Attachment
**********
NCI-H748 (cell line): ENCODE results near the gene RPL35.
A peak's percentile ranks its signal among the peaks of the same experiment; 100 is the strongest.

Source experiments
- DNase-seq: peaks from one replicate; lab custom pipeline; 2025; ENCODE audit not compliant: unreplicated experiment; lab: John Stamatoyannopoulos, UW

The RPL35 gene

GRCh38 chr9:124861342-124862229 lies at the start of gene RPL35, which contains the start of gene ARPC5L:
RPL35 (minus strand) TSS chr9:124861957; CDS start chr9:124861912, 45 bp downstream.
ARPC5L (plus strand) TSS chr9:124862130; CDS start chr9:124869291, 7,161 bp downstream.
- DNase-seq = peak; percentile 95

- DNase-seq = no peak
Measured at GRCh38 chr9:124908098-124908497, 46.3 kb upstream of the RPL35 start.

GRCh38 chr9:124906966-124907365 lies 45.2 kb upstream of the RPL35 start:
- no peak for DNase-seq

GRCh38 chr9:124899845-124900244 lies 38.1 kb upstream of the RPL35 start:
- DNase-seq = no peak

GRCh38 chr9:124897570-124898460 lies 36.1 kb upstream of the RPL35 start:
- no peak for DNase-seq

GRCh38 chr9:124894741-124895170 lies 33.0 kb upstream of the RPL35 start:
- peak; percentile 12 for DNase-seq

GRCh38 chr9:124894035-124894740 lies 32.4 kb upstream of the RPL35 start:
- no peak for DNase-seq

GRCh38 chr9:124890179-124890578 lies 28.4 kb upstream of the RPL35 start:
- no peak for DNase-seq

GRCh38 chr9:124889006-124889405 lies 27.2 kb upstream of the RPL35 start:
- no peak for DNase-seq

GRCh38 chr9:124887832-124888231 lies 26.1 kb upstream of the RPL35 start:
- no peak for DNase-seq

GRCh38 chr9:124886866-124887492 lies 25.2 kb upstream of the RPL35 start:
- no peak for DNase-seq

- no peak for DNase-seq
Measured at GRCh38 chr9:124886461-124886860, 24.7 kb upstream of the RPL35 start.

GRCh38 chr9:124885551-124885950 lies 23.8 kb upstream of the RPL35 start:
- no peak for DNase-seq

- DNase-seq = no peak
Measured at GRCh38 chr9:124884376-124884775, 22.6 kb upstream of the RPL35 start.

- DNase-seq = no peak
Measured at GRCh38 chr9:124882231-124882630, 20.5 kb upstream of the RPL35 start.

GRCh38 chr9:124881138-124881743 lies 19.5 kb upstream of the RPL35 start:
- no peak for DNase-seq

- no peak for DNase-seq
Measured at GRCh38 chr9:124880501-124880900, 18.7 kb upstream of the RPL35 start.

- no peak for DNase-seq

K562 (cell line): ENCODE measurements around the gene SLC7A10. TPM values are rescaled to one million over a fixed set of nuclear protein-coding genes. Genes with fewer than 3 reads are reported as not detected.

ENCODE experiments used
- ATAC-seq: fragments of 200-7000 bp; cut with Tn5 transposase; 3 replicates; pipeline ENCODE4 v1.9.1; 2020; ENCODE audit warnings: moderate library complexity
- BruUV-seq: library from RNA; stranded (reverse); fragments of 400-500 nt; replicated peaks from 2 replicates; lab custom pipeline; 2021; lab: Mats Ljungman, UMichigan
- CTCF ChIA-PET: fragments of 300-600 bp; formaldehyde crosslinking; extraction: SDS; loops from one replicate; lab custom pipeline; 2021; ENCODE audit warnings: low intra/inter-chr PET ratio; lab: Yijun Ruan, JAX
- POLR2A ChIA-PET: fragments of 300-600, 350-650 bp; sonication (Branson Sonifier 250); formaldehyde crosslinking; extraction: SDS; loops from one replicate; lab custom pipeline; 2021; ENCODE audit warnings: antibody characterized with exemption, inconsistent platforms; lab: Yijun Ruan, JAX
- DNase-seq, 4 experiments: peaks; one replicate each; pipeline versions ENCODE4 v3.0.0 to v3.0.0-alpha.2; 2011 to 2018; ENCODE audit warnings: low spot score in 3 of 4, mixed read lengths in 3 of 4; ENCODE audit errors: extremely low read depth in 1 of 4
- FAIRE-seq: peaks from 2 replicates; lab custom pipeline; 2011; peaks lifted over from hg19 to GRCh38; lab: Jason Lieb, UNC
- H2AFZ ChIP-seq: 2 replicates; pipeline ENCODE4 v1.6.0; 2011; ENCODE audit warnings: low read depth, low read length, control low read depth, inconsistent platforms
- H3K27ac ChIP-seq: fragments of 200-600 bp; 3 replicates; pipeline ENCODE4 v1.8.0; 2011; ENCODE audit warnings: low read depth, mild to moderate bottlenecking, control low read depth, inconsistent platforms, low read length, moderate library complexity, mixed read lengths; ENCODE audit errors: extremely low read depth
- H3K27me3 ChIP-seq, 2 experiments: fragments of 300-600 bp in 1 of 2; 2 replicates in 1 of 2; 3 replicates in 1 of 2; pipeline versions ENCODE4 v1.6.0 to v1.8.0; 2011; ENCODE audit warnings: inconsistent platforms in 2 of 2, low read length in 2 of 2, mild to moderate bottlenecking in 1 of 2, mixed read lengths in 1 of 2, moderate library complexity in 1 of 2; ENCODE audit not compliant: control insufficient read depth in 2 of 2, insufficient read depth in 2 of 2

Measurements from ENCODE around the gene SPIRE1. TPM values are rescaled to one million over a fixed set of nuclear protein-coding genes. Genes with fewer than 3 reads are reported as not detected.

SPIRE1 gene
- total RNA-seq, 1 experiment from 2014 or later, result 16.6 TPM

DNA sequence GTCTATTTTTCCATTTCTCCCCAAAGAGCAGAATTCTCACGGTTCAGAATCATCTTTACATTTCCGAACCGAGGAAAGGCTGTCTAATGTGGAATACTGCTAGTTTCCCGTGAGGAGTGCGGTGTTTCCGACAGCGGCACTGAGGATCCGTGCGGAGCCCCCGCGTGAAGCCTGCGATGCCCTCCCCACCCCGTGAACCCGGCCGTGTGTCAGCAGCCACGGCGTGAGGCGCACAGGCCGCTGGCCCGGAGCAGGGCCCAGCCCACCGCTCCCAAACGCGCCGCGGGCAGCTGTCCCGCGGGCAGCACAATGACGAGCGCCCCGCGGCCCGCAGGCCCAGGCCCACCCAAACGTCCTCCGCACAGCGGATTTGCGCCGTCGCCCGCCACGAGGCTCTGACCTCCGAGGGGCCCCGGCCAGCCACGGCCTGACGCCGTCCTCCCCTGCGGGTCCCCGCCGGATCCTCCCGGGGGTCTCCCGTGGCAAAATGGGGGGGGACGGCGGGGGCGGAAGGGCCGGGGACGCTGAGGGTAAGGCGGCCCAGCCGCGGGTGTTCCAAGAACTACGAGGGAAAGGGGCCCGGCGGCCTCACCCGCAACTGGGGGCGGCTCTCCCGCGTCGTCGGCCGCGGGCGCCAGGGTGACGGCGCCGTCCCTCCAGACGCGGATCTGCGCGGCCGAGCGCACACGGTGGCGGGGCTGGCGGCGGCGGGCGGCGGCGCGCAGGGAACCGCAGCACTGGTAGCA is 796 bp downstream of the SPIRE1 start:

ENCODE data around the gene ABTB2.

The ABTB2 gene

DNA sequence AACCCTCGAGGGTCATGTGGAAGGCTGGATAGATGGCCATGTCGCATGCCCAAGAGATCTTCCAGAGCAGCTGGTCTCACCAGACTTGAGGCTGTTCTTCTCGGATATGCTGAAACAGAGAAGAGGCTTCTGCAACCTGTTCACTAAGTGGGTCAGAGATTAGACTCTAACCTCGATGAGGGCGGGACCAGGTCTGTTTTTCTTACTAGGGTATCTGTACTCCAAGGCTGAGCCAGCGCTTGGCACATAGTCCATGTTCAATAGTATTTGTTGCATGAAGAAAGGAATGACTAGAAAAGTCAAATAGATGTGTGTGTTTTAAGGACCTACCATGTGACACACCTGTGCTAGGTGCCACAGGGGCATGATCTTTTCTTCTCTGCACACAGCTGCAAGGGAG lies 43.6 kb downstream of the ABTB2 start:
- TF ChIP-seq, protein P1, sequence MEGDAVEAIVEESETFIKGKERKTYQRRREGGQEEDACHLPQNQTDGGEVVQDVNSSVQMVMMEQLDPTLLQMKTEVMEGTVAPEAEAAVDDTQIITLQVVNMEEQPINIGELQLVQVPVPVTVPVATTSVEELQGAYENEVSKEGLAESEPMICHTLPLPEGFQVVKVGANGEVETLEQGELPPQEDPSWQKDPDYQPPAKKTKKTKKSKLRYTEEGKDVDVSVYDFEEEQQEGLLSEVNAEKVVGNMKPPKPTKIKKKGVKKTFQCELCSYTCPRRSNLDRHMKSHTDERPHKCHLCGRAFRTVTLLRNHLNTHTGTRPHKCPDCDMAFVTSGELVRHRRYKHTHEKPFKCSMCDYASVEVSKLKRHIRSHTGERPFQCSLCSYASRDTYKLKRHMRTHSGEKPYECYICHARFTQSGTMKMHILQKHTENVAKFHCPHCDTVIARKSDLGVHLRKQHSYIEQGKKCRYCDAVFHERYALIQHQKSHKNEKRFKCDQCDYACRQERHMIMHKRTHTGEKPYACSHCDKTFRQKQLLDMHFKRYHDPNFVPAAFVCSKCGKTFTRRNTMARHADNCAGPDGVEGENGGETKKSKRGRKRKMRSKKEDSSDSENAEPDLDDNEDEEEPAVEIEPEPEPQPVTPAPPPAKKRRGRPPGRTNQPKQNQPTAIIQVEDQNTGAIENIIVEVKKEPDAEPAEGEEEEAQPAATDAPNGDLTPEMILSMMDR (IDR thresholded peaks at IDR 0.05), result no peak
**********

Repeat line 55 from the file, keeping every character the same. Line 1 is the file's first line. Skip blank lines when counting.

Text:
SPIRE1 gene